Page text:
Planning is still about being a catalyst for creativity but the context in which Planners operate has changed hugely – they need to adapt, and quickly, says Mike Teasdale.
“At 01:50 GMT on December 1, 1975, every telephone in the world started to ring.”
So wrote Arthur C. Clarke in Dial F for Frankenstein in 1961. He was painting a picture of the future in which telephones in people’s homes across the globe begin to talk to each other in a network, creating an artificial mind that causes chaos. Imagine that, eh?
Now imagine a centaur Planner: part wo/man & part machine, both working in perfect harmony. A human Planner paired with an AI chatbot designed to learn and know us. But as we shape the bot, it of course shapes us…
We might not be quite there yet but it’s already happening to a degree. We automate the simplest Planning tasks to save time (like proof reading and deck writing) and we use insight bots to trawl the internet and social media to spot patterns we cannot.
The point is, change is happening at a rate of knots. I could fill this column just by listing examples of change in our industry. But I will restrict myself to the big themes and the things every Planner needs to be doing more of as a result.
1. Changing competitive landscape. Be it the evolving holding company model, or the rise of cagencies and in-housing, or the threat of being disintermediated by platforms… it’s never been more competitive for ad agencies.
2. Changing nature of creativity. Are you for culture or conversion? Long run or short run? Insights or data? Ideas or platforms? Humans or AI? Of course, it’s not either/or, but and. Trying to achieve that stretch is causing agencies to contort themselves in excruciating ways.
3. Changing advertising model. Thanks to the internet and social media and mobile technology, we’ve now got active and empowered consumers who want dialogue with brands across multiple platforms and moments in the day. And they want it personalized, or not at all.
4. Changing economic model. We are moving from a production-driven economy to a service-driven one, from a bricks & mortar retail environment to DTC. Consumers are becoming continuous users as we move from ownership to subscription. This has huge implications for brands, especially in a post-voice and post-AI world.
Given all that change, it’s hardly surprising that Planning is also changing. Our discipline is still about being a catalyst for creativity by getting inside people’s heads but the context in which we do this is so different that we must adapt how we do it. I counsel all Planners to ensure they are doing more of the following…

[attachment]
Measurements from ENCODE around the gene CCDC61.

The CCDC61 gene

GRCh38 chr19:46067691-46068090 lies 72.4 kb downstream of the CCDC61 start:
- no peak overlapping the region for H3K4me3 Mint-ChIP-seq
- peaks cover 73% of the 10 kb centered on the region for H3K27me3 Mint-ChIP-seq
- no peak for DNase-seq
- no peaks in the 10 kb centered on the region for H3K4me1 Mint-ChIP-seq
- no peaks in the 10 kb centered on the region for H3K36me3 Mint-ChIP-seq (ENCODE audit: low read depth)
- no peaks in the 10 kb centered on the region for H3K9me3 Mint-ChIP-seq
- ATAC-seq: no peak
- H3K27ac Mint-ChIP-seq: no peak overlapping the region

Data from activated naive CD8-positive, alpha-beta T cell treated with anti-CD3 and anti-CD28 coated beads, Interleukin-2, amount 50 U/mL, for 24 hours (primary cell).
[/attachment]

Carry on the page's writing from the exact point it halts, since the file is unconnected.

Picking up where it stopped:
More outdoor planning
Planning is a practical discipline not an academic exercise. It’s a contact sport, one that requires contact with real people. People that are nothing like the ones who work in ad agencies.
The numbers don’t lie: 80% of UK ad agency folk live in London while 87% of the UK population do not; 95% of UK ad agency folk are under 50 when 48% of UK consumer expenditure comes from those over 50.
UK Planners need to get out more, to meet real people outside London. They need to embrace the darkness and messiness of real people’s lives. Only in that contact do the rich insights and human truths lie.
More upstream planning
Planning has always been a servant of creativity, but nowadays it doesn’t have to be exclusively tied to a creative product. Increasingly, clients want us to advise on marketing and brand solutions in several different formats such as innovation and NPD.
If you’re a Planner today you need to be thinking about how you can migrate upstream more, even if your agency is not trying to do so.
More Outcome Planning
As an industry, why do we continue to sell our time rather than price ourselves according to the value we provide? Management consultancies are more skilled than us at modelling future outcomes and charging accordingly.
As Planners, we must look forwards more than backwards. Most planners can explain how a campaign works but how many of us can put together a predictive case for growth? How many of us really understand modelling?
More Beta Planning
Action now drives thinking. Everything is now an experiment where we can conduct real world A/B testing. As a result, we have moved from Think, then Act to Test & Learn. Planners now need to spend more time hustling as well as engaging in deep thought.
And Planners trained to find a uniting truth now need to understand consumers at a more disaggregated level. Modern creative briefs need to encompass more messages across a matrix of audience segments.
Are you up for more Outdoor Planning, more Upstream Planning, more Outcome Planning, and more Beta Planning? I hope so, because the alternative is not pretty. Unless you are a bot.